Browser based VNC and DHCP
January 3, 2004 8:02 PM   Subscribe

I used to use winVNC to access my home PC from any web enabled computer. [more...]

Accessing my PC through the browser worked much better than other solutions, in which you have to install a client on each machine you're accessing from, because my work makes me move from PC-to-PC, all over New York City. I recently bought a Linksys 80211b wireless router and hooked my home PC up to it, so that I could share my broadband connection with my laptop. That works great, but now I can't access my desktop through WinVNC.

My isp is Verizon, and they don't give me a static ip address. To deal with this, I run a little program called Keep Me Posted, which posts my current IP address as a web page. I just go to this page, click the link there, and it takes me to the Java client page for WinVNC, from which I can access my desktop -- or at least that's how it used to work before I got the router.

My knowledge of ip addresses, networks and routers is close to nil, so please talk down to me!

posted by grumblebee to Computers & Internet (13 answers total)
See if the Linksys has a built-in client for updating an IP/hostname through, say, Then, set the Linksys to forward port 80 (on the "outside") to your machine on the inside.

If you need more help with this, let me know, and we can walk you through it.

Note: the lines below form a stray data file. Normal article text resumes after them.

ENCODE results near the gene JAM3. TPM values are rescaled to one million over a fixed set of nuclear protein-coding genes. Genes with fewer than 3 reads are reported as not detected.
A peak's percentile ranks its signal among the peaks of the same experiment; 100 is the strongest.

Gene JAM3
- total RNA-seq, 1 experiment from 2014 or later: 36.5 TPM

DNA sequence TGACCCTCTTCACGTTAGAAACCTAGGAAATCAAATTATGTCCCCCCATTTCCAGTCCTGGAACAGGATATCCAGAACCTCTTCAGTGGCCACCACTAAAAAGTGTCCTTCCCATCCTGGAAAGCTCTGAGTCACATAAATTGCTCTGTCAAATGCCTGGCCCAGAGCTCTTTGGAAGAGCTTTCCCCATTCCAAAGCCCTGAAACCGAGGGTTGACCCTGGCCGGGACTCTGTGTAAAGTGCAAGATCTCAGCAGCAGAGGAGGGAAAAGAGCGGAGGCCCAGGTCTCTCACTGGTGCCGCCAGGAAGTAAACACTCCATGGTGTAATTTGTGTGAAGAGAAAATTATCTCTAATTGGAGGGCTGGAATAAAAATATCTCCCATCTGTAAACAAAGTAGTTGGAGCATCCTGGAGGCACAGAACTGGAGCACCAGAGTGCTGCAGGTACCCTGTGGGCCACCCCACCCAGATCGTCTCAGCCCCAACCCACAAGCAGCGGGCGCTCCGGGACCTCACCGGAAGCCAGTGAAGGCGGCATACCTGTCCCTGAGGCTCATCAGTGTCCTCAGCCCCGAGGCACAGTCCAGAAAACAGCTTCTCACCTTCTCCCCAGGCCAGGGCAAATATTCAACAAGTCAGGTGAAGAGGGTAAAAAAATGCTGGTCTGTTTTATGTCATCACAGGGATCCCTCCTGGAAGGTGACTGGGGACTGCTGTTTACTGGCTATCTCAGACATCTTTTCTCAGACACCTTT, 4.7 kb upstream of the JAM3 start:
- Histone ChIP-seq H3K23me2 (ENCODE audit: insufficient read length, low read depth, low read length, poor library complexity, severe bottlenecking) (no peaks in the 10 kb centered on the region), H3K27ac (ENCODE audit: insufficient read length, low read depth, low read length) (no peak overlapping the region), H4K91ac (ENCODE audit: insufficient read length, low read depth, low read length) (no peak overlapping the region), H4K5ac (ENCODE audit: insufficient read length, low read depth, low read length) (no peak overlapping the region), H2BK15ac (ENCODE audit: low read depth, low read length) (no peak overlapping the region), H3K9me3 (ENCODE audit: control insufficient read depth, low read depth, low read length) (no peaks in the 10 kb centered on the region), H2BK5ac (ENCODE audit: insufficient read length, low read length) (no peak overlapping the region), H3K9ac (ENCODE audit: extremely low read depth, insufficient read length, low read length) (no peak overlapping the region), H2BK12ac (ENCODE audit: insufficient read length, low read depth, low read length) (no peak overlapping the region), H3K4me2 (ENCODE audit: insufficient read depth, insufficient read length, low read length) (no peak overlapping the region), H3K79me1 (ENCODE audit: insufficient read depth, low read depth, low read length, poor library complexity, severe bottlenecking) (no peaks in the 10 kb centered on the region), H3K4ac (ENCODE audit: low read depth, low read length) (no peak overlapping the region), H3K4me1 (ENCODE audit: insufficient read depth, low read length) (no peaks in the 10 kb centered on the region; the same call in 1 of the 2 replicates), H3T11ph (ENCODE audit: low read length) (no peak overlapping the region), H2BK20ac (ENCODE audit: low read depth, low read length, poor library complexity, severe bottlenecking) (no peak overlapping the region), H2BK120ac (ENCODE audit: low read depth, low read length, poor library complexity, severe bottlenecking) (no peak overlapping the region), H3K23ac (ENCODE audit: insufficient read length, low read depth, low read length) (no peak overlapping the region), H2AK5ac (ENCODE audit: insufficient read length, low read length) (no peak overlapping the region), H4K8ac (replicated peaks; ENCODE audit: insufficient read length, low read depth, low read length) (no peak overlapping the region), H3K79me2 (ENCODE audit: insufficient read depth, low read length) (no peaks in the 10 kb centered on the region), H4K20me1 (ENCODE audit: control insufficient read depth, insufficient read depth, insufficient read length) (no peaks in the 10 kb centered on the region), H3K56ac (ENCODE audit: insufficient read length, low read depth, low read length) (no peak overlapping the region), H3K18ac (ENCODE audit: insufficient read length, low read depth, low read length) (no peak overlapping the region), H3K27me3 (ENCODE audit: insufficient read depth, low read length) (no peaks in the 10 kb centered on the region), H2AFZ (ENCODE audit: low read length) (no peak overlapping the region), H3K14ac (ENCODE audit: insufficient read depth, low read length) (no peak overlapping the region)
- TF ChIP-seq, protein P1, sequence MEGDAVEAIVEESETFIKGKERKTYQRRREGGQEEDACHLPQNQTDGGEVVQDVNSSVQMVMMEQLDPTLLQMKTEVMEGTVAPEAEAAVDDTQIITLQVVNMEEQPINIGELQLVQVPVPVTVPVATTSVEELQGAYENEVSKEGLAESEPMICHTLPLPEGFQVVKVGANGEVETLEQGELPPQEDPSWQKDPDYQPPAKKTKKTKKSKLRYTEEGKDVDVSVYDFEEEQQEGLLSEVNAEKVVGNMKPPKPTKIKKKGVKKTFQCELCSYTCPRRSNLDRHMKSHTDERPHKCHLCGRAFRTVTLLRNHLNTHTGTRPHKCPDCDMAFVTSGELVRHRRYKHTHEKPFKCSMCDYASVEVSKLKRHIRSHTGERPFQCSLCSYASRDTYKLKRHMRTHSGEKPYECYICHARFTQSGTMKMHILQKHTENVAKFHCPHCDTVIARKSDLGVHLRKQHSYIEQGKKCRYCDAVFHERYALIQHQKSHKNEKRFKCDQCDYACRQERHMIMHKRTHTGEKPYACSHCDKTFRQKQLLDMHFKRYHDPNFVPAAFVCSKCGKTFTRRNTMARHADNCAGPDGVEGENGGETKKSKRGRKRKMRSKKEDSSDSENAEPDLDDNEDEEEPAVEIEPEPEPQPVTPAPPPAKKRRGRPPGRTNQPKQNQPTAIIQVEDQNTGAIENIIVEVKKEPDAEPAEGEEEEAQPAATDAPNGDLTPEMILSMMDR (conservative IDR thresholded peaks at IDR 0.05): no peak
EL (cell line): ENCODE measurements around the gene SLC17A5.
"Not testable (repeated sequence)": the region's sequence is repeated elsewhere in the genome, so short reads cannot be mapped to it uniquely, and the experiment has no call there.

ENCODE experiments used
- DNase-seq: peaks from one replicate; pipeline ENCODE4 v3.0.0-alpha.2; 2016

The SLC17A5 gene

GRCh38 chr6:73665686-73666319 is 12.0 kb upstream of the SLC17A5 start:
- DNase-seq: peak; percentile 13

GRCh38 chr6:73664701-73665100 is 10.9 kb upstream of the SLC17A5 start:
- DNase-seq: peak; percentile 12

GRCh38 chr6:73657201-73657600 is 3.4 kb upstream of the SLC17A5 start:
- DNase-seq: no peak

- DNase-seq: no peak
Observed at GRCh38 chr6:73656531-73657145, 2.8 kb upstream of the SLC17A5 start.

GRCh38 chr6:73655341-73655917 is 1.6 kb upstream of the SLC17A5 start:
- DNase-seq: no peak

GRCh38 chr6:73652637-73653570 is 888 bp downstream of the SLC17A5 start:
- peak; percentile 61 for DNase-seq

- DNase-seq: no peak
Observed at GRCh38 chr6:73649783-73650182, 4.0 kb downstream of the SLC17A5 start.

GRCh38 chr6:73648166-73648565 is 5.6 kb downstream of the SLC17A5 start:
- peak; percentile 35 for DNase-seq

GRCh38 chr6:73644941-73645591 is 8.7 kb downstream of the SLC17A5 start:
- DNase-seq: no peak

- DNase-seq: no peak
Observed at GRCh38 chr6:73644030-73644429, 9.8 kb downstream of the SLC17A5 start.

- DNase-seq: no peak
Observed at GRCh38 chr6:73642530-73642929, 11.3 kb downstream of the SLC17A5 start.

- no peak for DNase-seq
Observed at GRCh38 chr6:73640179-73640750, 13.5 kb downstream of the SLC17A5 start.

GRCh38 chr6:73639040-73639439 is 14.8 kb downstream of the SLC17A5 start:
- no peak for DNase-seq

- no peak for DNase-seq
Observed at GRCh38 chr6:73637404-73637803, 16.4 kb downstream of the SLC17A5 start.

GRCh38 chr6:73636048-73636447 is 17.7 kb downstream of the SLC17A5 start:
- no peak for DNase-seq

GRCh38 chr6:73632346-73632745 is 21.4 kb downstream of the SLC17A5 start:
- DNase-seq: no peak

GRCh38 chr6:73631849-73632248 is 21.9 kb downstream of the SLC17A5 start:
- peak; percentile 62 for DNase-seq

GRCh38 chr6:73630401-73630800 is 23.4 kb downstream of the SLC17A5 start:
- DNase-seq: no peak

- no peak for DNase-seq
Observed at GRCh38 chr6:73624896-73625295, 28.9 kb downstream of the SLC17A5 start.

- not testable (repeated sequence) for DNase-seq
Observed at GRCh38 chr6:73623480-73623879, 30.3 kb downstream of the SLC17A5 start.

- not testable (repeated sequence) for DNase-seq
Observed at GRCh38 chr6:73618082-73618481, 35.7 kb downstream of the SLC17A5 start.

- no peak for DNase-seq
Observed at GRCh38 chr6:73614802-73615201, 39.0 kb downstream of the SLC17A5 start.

posted by mrbill at 8:35 PM on January 3, 2004

Okay, no DynDNS client on the Linksys - must have been my NetGear that had that feature.

For running on the PC, check out the ls_dyndns client. It will report the *router*'s IP to the dynamic DNS service. Then, use your dynamic IP's hostname (after you setup a dyndns account) as the web address for your remote browser.
posted by mrbill at 8:39 PM on January 3, 2004

Response by poster: Thanks mrbill. I will try it. And if I can't get it to work, I may take you up on your offer.
posted by grumblebee at 8:42 PM on January 3, 2004

Take a look at eBlvd. There's a (very small) charge, but it will make all your problems go away. It's far and away the best remote access solution I've seen, and as the support manager for a software company, I've seen them all.
posted by ewagoner at 8:44 PM on January 3, 2004

I don't think the lack of a static IP address is your biggest problem. The main problem is that the Linksys is now acting as a firewall and is blocking access to your desktop from the outside world. So you'll need to set up port forwarding in the Linksys to tell it to forward the VNC traffic to your desktop.

To do that, open up your web browser and type in the internal IP address of the Linksys (it will probably be either or This will bring up the Linksys configuration page. Look for a section called "Port Forwarding" (it may be under "advanced"). I believe the ports you need to forward for a default VNC install are 5800 and 5900.
posted by llamateur at 9:00 PM on January 3, 2004

llamateur's got it. Imagine your linksys is a big fat roadblock on the path between your outside computers and your home desktop. To get it to work, your linksys needs to know that it should forward requests on a certain port to a certain client on its subnetwork.
posted by mathowie at 10:39 PM on January 3, 2004